Saturday, May 30, 2015

This Week's Compost

I Wish I Could Sell You a $200 Wooden Spoon
‘I want Ariele Alasko's discipline. I want her world. And I want the kind of life, the financial confidence, the guts, that it takes to make a $200 spoon.’

Me...not so much. I have some lovely wooden spoons that I like using they are pictured above on a marble slab. All of them I am pretty sure were hand crafted. All of them are functional and I am not afraid to use them, their beauty notwithstanding. None of them cost $200.

A Plea for Culinary Modernism
‘The (Culinary) Luddites’ fable of disaster, of a fall from grace, smacks more of wishful thinking than of digging through archives. It gains credence not from scholarship but from evocative dichotomies: fresh and natural versus processed and preserved; local versus global; slow versus fast: artisanal and traditional versus urban and industrial; healthful versus contaminated and fatty. History shows, I believe, that the Luddites have things back to front.’

I like much of the myth busting and grounding in this article but I also think the some of the arguments misrepresent the positions of those who undoubtedly would fall into the author’s Culinary Luddite camp  - Michael Pollan for one, Alice Waters, and, often, me. I don’t think outside of the raw foodists anyone is advocating for not processing grains, vegetables, fruit, or meat, nor for preserving them – smoked, dried, cured, jarred, canned or otherwise. I don’t have any absolute objection to industrial practices for processing or preserving. I do have objections to purely market driven practices that put crap in food to make it taste sweeter, or fattier, or dumb down food knowledge under the guise of convenience. Equally I have concerns for industrial practices that are dangerous to mental and physical well being of those engaged in them and that do not pay fair wages, and I find it curious from that perspetive that this article is in Jacobin which describes itself as ‘a leading voice of the American Left, offering a socialist perspective on politics, economics and culture’ and at no point examines the labour issue in current industrial and commercial foodways.

What Master Chef teaches us about food and the food industry
So while MasterChef might teach us a lot about food and food trends, it also glosses over some of the harsher realities of the industry that produces this food. The unsociable work hours, the bullying, the heat – this is not part of the culinary cultural capital that we learn from MasterChef.
MasterChef offers contestants and viewers a taste of the cooking techniques and presentation style of the restaurant industry, and presents these to us in ways that make them seem both aspirational and desirable.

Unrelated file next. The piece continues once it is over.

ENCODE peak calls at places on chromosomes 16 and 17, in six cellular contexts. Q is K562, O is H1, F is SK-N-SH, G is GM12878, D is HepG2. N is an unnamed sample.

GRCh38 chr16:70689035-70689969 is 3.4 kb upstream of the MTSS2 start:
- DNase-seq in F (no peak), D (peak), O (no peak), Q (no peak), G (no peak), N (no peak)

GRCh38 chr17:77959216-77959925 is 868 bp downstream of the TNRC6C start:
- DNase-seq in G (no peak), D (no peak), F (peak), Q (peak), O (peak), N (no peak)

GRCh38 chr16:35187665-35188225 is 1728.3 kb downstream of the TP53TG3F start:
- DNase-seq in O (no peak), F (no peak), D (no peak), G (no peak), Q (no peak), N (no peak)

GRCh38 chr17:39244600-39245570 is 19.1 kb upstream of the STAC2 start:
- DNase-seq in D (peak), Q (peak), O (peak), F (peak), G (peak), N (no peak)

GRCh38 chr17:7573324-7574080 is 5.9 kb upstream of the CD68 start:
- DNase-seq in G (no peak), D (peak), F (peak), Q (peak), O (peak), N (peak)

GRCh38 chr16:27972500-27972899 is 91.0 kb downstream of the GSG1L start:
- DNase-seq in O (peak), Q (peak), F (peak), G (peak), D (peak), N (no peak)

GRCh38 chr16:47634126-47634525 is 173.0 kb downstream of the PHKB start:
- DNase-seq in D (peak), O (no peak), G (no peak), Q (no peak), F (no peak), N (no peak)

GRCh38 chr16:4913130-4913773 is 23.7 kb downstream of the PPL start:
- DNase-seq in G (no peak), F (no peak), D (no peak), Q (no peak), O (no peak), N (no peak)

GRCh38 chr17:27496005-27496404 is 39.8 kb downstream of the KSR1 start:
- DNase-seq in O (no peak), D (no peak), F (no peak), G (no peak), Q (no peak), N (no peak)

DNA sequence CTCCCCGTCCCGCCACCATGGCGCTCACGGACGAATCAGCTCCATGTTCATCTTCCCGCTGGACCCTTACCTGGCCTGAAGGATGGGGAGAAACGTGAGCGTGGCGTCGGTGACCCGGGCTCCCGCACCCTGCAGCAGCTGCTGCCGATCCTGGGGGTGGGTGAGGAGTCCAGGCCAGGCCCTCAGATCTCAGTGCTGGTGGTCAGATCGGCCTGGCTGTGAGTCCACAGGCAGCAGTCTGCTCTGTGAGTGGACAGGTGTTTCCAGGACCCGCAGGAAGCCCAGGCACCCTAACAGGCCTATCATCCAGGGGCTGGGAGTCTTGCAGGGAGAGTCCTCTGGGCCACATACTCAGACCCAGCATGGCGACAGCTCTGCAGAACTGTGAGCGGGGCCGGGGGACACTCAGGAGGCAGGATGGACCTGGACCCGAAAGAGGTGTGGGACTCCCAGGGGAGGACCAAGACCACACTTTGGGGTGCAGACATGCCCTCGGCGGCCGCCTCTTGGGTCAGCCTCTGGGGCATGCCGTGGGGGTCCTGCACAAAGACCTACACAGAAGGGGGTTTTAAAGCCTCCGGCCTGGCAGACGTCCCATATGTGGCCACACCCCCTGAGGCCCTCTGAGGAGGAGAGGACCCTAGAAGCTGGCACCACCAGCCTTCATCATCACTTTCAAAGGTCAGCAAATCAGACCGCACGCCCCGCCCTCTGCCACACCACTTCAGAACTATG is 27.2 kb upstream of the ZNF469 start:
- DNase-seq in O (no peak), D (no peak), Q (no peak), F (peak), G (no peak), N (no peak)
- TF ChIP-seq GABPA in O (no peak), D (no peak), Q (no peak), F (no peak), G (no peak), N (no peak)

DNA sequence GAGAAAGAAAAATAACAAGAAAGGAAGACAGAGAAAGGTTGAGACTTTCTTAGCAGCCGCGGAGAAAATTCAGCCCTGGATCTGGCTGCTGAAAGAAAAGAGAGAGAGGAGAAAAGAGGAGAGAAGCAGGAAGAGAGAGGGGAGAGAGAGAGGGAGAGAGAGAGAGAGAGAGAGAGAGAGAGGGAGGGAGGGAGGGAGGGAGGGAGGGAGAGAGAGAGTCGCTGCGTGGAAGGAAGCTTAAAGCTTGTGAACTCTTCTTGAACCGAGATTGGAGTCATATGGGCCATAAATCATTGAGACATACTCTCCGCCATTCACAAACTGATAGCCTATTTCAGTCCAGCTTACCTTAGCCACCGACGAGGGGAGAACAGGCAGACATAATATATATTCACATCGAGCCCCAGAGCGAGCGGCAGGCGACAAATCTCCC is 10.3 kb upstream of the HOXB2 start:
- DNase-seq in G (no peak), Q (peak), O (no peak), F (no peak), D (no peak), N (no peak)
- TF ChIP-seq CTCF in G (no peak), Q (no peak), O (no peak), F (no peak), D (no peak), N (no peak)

This has given MasterChef the ratings boost it so desperately needed, but it has done this without engaging with the realities of the industry that the show is essentially promoting.’
But was Master Chef even remotely intended to ground anyone in the reality of the industry? Or does anyone watch it with that intention? Of course not. It’s a vanity show, not a reality show despite the name for its genre.
Fair Food
‘A collaboration between the Australian Food Sovereignty Alliance (AFSA) and food publishers and facilitators The Field Institute, Fair Food documents the people pioneering new approaches to food production and distribution. Watch the trailer.’

Darn, I again am going to miss a showing of this Aussie doco, but maybe you can get along.

Local government and public place gardening – imposing limitations?
‘When we consider community food production in our cities, one particular area in desperate need of reform in local government is its anti-democratic approach to dealing with complaints. Two cases I know of involved people making footpath gardens. What happened was that one person on the street complained and council decided that, on the basis of this single complaint rather that the large number who signed a petition to retain the garden, the gardens had to go. This was a unilateral decision by council that ignored due process in negotiating disagreements among citizens. Citizens saw it as profoundly unfair.’
We set up our footpath garden – not a full on vegie patch but a mix of herbs and citrus and non-edible plants – at the time that Marrickville Council had no policy on this. Happily their position was as long as we kept reasonable footpath access for pedestrians they had no worries. Now they do have an enabling policy. No-one in the street has ever complained – in fact, I have had people dobbed in to me by neighbours for nicking the parsley J

France to force big supermarkets to give unsold food to charities
‘French supermarkets will be banned from throwing away or destroying unsold food and must instead donate it to charities or for animal feed, under a law set to crack down on food waste... Supermarkets will be barred from deliberately spoiling unsold food so it cannot be eaten. Those with a footprint of 4,305 sq ft (400 sq m) or more will have to sign contracts with charities by July next year or face penalties including fines of up to €75,000 (£53,000) or two years in jail.’

Supermarkets do what! Do they in Aus does anyone know? And while I applaud the proposal I worry about the impact on Les Fregans Francais L